In reality, what vouchers like these do is take tax dollars paid not just by families, but also by businesses and industries, to ensure a community's public schools are high quality and graduating educated workers and productive citizens... and instead redistributes that public wealth to individuals (including those who already can afford private school tuition and/or the ability to stay home to home-school) and provide public assistance to private for-profit schools.

Our School Board and I are firmly against these proposals and have shared this opinion with our Cherokee County Legislative Delegation. If you feel the same way, please consider contacting them using the email addresses and phone numbers in our School Board's Legislative Partnership Priorities.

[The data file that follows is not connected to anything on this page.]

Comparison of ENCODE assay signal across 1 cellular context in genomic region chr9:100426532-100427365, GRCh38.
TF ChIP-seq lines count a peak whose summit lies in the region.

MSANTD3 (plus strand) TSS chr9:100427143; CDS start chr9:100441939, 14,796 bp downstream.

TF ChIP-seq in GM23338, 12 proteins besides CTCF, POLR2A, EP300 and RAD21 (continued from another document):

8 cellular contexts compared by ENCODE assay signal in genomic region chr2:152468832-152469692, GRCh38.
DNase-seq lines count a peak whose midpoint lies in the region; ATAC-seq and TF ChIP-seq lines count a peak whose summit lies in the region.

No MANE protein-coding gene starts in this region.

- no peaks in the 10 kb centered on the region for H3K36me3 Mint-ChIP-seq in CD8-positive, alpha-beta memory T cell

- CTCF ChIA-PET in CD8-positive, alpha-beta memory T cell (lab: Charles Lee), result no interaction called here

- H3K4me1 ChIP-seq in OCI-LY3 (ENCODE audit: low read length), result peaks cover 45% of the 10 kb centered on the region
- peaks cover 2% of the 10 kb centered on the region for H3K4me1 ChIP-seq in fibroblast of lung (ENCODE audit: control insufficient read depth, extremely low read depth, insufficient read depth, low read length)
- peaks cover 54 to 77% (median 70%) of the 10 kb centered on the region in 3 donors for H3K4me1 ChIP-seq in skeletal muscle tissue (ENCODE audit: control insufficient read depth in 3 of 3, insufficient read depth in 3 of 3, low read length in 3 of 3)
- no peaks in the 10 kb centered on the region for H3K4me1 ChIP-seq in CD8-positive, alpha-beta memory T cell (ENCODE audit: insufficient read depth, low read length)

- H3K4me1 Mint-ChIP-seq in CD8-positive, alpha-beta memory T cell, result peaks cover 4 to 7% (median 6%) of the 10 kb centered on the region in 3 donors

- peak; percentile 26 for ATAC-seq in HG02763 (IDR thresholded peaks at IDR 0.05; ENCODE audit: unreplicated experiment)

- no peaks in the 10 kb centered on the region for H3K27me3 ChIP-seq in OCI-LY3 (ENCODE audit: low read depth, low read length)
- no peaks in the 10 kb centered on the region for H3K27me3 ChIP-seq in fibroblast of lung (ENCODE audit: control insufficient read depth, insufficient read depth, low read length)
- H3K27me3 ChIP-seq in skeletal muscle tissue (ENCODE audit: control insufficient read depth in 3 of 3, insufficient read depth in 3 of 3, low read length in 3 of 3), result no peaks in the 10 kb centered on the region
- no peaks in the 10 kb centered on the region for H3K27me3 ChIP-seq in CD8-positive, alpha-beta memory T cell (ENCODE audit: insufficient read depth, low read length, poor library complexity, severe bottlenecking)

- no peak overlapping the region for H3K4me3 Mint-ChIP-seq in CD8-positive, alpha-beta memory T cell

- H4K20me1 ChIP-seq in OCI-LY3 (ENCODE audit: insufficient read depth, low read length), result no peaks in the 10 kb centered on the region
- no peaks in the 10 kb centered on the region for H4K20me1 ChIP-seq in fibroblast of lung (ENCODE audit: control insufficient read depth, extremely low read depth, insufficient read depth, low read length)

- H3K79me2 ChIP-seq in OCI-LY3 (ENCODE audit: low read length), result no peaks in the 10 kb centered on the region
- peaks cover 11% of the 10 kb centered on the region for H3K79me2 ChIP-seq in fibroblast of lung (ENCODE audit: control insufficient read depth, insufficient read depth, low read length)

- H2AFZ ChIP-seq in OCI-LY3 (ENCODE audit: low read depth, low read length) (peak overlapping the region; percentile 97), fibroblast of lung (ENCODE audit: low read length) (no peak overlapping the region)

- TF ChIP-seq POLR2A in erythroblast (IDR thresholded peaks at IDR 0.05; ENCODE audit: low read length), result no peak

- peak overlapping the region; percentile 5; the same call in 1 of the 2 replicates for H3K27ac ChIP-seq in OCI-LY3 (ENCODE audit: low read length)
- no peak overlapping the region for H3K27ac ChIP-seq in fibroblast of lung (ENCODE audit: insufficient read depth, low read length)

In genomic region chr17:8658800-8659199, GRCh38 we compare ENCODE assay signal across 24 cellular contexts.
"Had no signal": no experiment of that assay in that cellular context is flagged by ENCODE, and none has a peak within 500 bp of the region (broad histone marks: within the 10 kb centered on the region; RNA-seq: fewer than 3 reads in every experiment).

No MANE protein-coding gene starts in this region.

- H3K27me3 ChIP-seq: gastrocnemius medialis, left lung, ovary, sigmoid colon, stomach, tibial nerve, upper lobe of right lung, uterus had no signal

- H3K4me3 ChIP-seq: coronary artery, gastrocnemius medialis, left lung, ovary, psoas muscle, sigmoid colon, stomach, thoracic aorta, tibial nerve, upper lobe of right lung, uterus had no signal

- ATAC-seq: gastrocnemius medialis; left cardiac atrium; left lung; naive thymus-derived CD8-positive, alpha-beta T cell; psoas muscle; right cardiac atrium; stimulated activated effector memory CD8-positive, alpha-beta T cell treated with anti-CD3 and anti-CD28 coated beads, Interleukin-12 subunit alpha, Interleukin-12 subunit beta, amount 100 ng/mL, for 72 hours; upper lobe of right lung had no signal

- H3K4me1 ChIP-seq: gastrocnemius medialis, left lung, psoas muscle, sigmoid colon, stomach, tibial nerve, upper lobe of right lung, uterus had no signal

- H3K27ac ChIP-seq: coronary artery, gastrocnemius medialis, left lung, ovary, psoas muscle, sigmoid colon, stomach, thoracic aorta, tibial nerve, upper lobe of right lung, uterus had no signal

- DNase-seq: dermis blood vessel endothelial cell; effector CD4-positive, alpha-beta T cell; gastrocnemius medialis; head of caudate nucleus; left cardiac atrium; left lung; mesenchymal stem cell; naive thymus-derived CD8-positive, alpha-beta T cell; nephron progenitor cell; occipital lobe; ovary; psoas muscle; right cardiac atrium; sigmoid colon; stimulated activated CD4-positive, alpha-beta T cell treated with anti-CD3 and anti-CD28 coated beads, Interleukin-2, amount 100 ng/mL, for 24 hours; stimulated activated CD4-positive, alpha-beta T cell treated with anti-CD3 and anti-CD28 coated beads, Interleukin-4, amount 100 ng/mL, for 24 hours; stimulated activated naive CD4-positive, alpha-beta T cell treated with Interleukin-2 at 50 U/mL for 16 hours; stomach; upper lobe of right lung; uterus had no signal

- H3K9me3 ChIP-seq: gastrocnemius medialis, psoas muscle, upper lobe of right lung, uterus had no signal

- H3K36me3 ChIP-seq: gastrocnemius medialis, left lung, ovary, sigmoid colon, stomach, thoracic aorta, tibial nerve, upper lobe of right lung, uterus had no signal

Dr. Brian V. Hightower

Superintendent of Schools

P.S. We hope you enjoy this newsletter and our other communications. Please consider taking the brief survey here to help us continuously improve.


Join Us in Updating Our Strategic Plan

CCSD has kicked off a significant update to its five-year Strategic Plan and began the process with community engagement.

The School District, with the support of the Georgia School Boards Association (GSBA), is developing a new plan aligned with the community’s vision for the future and designed to be better understood and appreciated by the community and more accurately implemented and measured by CCSD staff.

“Our vision is to create a plan that’s focused enough that everyone in the community understands where we want to go and how we’re going to get there,” Superintendent of Schools Dr. Brian V. Hightower said. “Involving the community in this process is important to me and the School Board because we want everyone who makes up our School District to have a sense of ownership of this plan and our future success.”